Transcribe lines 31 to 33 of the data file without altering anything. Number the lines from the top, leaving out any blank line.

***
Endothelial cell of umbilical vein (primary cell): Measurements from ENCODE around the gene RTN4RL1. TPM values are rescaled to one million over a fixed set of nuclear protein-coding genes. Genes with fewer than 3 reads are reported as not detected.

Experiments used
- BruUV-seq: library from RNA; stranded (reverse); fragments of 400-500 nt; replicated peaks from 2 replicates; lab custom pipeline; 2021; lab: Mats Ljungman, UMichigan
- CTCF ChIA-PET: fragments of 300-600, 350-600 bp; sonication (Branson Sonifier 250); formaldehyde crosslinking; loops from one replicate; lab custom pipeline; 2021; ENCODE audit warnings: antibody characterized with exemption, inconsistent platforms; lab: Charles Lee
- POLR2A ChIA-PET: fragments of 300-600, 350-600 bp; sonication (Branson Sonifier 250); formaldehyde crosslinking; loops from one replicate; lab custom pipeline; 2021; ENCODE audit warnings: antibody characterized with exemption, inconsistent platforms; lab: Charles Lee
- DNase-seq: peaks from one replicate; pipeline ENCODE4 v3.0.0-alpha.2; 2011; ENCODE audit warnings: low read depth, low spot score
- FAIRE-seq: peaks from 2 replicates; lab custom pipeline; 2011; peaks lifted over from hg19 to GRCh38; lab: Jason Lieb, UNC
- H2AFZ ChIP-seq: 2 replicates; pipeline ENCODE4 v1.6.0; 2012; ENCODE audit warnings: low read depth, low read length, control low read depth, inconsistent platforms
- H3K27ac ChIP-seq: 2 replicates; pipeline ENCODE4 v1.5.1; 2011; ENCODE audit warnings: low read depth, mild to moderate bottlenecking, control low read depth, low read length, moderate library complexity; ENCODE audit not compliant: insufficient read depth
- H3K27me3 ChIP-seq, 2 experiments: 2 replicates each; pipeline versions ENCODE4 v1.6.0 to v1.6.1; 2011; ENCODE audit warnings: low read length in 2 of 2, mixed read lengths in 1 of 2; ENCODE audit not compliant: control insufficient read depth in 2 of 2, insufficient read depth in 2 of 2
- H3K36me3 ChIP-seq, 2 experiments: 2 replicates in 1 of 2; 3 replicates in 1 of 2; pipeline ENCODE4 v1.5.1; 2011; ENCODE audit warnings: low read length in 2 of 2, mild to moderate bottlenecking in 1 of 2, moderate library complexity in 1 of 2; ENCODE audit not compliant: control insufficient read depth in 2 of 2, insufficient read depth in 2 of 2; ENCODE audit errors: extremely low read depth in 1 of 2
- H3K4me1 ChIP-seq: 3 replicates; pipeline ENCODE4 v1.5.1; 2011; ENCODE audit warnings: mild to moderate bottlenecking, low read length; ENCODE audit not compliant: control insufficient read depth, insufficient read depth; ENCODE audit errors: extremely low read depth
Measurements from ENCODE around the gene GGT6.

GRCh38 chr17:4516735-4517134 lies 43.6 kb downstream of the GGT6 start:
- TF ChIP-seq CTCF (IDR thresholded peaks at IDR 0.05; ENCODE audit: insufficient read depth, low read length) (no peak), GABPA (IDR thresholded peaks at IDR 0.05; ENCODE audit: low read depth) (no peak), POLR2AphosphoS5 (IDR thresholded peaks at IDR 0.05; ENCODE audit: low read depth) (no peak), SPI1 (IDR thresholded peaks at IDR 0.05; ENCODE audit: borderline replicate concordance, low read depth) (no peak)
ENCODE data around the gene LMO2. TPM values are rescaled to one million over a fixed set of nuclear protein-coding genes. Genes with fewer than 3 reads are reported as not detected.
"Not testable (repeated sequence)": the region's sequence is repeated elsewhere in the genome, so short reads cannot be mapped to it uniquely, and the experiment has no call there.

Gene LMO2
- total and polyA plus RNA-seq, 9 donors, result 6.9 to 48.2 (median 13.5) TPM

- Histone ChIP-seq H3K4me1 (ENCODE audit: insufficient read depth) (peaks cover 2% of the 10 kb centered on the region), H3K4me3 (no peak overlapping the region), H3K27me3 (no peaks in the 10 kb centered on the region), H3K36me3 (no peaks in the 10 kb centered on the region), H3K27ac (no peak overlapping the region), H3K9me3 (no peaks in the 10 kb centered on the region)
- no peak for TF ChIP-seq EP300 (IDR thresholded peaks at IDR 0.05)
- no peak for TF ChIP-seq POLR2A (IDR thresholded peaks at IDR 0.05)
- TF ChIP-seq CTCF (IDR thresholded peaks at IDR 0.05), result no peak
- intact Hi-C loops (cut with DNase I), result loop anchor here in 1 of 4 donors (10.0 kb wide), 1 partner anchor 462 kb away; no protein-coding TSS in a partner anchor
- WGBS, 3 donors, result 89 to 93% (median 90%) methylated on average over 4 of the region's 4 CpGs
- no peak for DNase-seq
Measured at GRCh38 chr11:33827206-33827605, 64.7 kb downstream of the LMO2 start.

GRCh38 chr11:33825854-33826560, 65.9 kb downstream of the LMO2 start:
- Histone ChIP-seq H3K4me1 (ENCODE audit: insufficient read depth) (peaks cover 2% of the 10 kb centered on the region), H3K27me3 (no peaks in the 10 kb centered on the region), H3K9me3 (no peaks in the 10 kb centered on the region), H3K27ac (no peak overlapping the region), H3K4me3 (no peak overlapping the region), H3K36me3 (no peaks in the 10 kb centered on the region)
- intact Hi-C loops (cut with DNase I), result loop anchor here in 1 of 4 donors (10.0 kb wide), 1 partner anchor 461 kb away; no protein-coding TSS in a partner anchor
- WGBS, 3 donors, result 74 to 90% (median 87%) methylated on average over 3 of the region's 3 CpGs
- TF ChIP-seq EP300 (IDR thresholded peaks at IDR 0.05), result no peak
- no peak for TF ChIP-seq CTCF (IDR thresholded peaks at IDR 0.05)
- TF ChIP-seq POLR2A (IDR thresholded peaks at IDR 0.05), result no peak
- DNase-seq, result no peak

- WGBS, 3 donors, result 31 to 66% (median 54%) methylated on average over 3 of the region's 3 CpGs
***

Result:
- WGBS, 3 donors, result 74 to 90% (median 87%) methylated on average over 3 of the region's 3 CpGs
- TF ChIP-seq EP300 (IDR thresholded peaks at IDR 0.05), result no peak
- no peak for TF ChIP-seq CTCF (IDR thresholded peaks at IDR 0.05)